American Airlines made this statement to Fox & Friends regarding the story we posted last week of a first-class passenger who was given a warning that he might face federal charges for asking a flight attendant for a glass of orange juice:
We are in the midst of a thorugh investigation. We do not just speak with the customers filing the complaint. We are also talking to all the crew members, not just the flight attendant in question. When the investigation is complete we will take any appropriate action as necessary.
The story has some legs, with pickup on Fox and apparently the local Dallas Fort Worth stations have been tracking it pretty hard:
A comment left on Galley Gossip, by John Reid, the passenger who was given the formal warning, gives further incident into the events that took place:
“I am the airline passenger whose request for orange juice has caused so much internet traffic. Although the vast majority of the responses on the blogs have been overwhelmingly supportive of me, I’m surprised and disappointed at a few of them that have actually been empathetic towards the flight attendant. If I wrote everything that happened on that flight, my own response would be longer than most people would care to read. Thus, I’d like to point out a few facts for the time being:
1) Before that ill-fated flight, I had never even met the writer of the article that has caused so much internet discussion. He would have absolutely no reason to lie or embellish a story about someone he’d never met.
2) A passenger seated across from me later told an AA representative that at least four passengers had issues with this flight attendant, and added that I “happened to be the unlucky guy she exploded on.”
3) Every single passenger in my row as well as in the row behind me (thus, the only passengers that could see what transpired) all walked off the plane with me in unison when I was told that I’d have to meet with an AA representative at the arrival gate. At least two of them without my even asking volunteered to be witnesses for me.
4) All 6+ of these passengers/witnesses not only passionately defended me to the AA rep. at the gate, but all of them stayed to talk with her for at least 30 minutes. Most of them had either connecting flights or important places to go. (I’d like to ask the readers of this blog a question. If this type of thing had happened to you, even if you were totally “in the right”, what are the chances that every passenger in your section of the plane would walk off with you in unison and spend 30-60 minutes of their valuable time defending you to an AA representative.)
5) One passenger was so unnerved by her intimidating behavior that he told the AA representative that if this flight attendant was working his connecting flight, he would not board the plane.
6) My witnesses are not stressed-out, snotty businessmen as some have wondered about. Almost all of them belong to a women’s religious group that promotes peace. One could not have assembled a group of people that was more deferential and polite than this group.
7) Not only has AA already called me to profusely apologize, but they have called other passengers on that flight as well to apologize. I know of at least two others on that flight that have filed complaints with AA regarding incidents that were either partially or totally unrelated to my own.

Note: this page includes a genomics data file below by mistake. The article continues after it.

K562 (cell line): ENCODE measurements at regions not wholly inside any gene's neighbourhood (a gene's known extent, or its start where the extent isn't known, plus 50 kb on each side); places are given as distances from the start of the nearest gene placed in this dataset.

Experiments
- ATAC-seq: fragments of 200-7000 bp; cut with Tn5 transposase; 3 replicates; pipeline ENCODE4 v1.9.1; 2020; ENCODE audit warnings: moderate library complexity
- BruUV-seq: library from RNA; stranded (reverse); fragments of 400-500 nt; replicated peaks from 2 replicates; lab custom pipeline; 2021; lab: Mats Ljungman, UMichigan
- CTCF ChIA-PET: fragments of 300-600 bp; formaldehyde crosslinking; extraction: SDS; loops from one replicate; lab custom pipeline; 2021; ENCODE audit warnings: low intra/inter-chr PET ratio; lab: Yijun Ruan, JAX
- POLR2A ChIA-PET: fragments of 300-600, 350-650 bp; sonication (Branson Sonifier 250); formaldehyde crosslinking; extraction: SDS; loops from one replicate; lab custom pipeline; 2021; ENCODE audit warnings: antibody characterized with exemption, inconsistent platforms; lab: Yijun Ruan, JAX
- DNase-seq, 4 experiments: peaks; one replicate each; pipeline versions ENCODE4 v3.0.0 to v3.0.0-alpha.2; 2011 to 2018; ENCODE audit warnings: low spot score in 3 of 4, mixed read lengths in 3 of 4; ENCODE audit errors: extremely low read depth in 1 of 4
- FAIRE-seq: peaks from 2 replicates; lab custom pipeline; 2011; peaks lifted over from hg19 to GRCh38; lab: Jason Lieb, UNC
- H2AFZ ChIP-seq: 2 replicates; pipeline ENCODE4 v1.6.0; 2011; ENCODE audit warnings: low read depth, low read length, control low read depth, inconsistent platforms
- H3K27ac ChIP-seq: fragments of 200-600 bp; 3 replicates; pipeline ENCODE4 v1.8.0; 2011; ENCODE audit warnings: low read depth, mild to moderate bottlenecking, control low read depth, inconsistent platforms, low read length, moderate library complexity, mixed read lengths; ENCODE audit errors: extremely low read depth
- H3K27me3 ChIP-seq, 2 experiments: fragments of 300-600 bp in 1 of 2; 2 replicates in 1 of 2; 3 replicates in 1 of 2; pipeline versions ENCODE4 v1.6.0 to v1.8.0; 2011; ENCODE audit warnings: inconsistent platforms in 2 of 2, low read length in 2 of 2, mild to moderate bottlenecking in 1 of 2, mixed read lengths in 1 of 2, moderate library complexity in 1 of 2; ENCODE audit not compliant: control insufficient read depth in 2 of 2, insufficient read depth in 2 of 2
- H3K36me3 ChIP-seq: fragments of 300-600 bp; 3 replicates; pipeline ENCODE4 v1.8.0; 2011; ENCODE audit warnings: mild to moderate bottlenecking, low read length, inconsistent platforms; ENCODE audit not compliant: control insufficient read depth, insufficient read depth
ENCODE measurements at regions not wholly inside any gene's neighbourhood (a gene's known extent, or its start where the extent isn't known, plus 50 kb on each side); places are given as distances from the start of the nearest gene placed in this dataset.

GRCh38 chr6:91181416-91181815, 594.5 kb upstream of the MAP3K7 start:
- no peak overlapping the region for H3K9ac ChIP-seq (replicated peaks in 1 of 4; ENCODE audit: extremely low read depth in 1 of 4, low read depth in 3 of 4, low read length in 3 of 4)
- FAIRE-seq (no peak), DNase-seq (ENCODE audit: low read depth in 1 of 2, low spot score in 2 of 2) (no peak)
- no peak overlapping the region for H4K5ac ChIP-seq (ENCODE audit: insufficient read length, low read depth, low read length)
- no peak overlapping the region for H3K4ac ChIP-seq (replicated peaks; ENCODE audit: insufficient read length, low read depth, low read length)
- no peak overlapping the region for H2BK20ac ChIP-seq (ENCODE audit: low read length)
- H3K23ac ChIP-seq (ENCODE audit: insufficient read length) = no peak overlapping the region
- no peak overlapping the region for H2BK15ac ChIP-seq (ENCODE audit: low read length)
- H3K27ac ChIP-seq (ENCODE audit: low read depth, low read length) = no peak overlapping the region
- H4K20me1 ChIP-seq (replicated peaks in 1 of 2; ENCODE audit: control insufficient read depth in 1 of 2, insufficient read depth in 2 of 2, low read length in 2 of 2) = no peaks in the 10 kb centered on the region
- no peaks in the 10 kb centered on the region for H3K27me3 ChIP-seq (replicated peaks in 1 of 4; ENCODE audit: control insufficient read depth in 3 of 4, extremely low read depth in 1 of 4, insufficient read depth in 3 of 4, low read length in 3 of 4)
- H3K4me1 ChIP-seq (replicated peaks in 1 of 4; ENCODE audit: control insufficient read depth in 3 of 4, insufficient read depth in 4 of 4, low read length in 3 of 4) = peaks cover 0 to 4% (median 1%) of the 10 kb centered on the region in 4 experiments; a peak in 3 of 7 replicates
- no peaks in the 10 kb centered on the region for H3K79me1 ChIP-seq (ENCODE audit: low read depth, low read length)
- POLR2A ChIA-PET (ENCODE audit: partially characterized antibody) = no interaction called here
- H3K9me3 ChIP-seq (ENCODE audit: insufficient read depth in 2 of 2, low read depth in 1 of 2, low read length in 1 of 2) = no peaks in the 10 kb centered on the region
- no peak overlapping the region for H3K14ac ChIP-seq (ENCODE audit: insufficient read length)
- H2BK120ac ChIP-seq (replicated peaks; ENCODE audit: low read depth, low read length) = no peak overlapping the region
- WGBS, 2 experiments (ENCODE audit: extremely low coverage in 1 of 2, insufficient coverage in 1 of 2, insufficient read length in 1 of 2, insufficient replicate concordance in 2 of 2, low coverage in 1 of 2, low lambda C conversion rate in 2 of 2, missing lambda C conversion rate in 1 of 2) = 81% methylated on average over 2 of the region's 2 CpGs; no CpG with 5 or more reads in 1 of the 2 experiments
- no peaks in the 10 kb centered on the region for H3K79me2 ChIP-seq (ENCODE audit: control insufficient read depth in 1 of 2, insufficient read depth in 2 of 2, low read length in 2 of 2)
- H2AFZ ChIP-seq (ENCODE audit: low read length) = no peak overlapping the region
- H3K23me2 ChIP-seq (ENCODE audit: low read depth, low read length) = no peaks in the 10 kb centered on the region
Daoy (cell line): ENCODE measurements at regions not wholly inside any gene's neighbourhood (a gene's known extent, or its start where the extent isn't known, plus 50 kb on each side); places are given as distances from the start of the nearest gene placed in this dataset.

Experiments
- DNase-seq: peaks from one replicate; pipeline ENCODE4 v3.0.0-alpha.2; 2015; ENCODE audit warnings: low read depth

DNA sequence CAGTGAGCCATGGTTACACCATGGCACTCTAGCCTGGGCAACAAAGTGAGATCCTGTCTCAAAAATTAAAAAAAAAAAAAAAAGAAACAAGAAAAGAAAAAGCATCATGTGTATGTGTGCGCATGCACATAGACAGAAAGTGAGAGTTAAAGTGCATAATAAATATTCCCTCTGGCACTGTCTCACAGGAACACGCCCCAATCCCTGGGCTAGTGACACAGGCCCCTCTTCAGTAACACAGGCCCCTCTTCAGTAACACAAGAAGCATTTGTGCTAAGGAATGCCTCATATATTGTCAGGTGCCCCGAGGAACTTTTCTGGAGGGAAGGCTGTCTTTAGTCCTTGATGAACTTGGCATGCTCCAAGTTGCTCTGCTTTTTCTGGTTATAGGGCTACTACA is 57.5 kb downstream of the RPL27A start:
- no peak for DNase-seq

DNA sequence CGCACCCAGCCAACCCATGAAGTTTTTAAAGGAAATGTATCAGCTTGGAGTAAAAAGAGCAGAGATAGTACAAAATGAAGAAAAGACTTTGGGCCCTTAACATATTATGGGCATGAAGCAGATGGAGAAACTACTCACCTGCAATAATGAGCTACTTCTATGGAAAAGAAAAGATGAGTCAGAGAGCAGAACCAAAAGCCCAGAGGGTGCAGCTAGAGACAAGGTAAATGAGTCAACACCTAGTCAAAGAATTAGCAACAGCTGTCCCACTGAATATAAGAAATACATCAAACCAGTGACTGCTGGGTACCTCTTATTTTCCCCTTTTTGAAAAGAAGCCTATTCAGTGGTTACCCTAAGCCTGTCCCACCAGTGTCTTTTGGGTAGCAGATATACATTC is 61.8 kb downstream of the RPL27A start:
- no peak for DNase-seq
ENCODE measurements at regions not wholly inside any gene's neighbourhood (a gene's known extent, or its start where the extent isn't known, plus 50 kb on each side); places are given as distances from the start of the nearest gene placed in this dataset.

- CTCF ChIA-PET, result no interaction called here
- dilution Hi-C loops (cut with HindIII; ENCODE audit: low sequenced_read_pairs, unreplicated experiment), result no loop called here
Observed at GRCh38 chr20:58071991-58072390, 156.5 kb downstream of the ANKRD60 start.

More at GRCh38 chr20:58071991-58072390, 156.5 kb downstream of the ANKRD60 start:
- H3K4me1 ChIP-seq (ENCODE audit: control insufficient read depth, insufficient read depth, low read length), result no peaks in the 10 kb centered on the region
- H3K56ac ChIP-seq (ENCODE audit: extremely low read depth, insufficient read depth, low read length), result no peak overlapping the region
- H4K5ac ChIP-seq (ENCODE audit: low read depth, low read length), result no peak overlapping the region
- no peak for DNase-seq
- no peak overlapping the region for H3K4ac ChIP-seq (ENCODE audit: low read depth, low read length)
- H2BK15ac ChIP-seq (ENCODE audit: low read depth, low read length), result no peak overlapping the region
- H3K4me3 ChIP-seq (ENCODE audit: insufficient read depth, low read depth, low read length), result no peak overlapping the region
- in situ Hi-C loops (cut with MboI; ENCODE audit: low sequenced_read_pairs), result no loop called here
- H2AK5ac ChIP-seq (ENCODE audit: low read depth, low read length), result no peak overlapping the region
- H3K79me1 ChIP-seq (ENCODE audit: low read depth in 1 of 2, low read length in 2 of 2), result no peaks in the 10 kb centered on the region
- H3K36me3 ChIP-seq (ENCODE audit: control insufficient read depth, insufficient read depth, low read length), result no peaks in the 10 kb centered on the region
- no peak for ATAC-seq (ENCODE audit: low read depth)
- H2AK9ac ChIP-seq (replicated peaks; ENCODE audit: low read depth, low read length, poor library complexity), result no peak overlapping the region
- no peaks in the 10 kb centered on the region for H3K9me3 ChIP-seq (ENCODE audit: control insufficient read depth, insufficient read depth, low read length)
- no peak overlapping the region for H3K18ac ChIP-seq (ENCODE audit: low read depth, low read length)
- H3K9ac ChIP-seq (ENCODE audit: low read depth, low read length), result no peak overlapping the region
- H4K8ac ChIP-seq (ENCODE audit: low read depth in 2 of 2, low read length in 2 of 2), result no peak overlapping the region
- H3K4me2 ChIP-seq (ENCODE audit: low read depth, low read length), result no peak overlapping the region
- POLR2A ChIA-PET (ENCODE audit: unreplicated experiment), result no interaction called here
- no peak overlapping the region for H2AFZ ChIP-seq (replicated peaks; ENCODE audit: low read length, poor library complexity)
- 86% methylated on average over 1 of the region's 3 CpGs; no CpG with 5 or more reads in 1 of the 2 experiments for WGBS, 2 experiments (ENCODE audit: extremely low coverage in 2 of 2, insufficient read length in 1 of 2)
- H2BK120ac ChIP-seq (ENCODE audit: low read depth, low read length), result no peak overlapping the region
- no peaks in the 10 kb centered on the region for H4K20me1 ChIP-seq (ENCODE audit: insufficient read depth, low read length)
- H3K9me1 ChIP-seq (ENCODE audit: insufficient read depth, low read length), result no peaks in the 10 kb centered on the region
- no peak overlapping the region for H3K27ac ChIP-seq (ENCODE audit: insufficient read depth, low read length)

8) I wanted to have this incident quickly fade away, and I diligently avoided engaging this flight attendant for the rest of the trip. The incident itself was not all that eventful. What was disturbing was that the flight attendant spent the rest of the flight attempting to get other passengers to testify for her regarding what had happened. As each passenger in my section individually told her that they disagreed with her version of the incident, the flight attendant progressively grew angrier and more determined to turn a “molehill into a mountain”.
9) For the readers of the article who think this flight attendant was just “having a bad day” and should be left alone, please remember that she handed me a formal warning that threatened potential legal action. The Customer Service Manager who met all of us at the arrival gate stated that while he was shocked by the story we all told in unison, also mentioned that the warning letter was a serious matter that had to be investigated by multiple entities. I ask the readers of this blog how they’d react after being told that by this Senior Manager, especially if they had literally millions of frequent flyer miles with this airline, as I do.”
Listen to the story
Of an AA morning flight
When a passenger
And a flight attendant
Had a great big fight
On an early Sunday morning
When the day was bright and new
On a flight from Sacramento
On AA Flight Six Fourteen
There was this bitter dame
A first class flight attendant
And Helen was her name
A passenger in first class
He got his breakfast tray
And asked this flight attendant
“Can I have some OJ?”
Helen rolled her eyes, now
She thought “This guy a jerk.”
“You must be new to first class, dude
“Cause that’s not how this works”.
He said “You’re condescending
Now don’t get smart with me
I’m one of your best customers
‘Cause I’m an EXP.”
Well, this made Helen madder
She set the poor guy straight
“The authorities will meet you
When we get to the gate.”
I’ll ask the other people
If they’ll back up my tale
They’ll say you interfered with me
And you might go to jail.”
So she asked the others
But no one volunteered
She scared the other passengers
They all thought she was weird
They said “We saw the whole thing
We think you’ve flipped your lid!
And when we land in Dallas
We’ll tell them what you did!”
(Sometimes) when you fly AA
This is what you get get
A bitter flight attendant
On a shiny silver jet
And as for crazy Helen
Well, she’s still on the loose
So if you ever see her
Don’t ask her for orange juice.